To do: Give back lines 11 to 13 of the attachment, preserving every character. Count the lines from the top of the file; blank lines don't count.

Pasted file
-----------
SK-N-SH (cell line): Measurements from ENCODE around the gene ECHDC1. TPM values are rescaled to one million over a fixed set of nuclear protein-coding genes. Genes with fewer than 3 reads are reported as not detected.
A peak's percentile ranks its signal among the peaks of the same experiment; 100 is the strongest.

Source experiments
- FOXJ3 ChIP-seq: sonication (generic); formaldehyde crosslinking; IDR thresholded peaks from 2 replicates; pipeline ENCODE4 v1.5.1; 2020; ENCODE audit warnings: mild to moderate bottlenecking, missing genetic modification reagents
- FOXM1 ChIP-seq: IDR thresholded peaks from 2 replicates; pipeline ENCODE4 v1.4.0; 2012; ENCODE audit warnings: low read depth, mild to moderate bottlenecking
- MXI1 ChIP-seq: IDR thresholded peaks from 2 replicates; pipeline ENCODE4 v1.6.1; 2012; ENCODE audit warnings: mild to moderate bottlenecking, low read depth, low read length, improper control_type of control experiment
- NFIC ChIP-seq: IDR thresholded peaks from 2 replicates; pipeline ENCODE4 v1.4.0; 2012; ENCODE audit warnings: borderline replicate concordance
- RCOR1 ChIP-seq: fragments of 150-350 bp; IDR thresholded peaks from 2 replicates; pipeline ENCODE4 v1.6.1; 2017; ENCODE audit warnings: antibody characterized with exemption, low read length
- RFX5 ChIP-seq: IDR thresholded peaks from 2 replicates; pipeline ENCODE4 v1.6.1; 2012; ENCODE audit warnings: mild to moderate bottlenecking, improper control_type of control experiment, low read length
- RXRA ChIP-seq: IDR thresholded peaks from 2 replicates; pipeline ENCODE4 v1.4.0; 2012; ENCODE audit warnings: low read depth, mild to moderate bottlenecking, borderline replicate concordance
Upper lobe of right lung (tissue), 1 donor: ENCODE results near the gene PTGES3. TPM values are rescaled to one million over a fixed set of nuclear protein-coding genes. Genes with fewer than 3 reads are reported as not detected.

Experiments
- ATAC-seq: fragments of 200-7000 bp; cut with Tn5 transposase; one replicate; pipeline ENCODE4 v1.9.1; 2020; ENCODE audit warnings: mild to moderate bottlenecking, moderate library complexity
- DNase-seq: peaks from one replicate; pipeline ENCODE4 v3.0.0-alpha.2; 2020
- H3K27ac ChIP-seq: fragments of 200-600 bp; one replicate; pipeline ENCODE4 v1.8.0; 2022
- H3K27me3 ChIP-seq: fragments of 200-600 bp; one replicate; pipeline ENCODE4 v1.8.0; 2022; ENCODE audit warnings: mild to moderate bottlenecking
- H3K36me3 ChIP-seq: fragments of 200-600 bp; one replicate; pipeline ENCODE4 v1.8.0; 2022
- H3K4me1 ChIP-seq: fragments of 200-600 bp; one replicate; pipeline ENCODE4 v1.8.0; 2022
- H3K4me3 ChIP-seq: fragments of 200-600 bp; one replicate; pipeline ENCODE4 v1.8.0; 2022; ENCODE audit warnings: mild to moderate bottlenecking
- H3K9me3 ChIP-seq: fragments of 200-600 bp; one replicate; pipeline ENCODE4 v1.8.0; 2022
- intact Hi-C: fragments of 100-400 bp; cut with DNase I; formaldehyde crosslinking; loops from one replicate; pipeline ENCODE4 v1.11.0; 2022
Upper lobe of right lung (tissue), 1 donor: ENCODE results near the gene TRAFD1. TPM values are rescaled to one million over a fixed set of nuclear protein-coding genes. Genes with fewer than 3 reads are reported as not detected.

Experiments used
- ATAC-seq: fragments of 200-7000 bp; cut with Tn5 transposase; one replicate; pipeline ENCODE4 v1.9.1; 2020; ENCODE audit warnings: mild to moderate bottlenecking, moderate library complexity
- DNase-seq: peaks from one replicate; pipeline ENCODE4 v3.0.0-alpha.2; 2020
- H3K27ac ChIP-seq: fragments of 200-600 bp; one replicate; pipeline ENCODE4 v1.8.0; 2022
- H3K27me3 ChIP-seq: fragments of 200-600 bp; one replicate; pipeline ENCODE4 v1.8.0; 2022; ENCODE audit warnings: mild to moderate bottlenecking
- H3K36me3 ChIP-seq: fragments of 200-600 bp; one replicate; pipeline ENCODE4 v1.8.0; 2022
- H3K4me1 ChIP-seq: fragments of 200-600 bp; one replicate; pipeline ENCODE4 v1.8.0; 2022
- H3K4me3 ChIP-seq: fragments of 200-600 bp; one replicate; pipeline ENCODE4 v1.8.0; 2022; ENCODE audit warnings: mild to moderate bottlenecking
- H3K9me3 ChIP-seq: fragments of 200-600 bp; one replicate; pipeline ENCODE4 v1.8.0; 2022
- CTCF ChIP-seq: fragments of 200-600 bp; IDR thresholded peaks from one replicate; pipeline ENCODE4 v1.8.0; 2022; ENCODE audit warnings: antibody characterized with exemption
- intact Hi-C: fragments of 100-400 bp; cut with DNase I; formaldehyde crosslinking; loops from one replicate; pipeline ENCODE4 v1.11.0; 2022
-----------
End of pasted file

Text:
Upper lobe of right lung (tissue), 1 donor: ENCODE results near the gene PTGES3. TPM values are rescaled to one million over a fixed set of nuclear protein-coding genes. Genes with fewer than 3 reads are reported as not detected.

Experiments
- ATAC-seq: fragments of 200-7000 bp; cut with Tn5 transposase; one replicate; pipeline ENCODE4 v1.9.1; 2020; ENCODE audit warnings: mild to moderate bottlenecking, moderate library complexity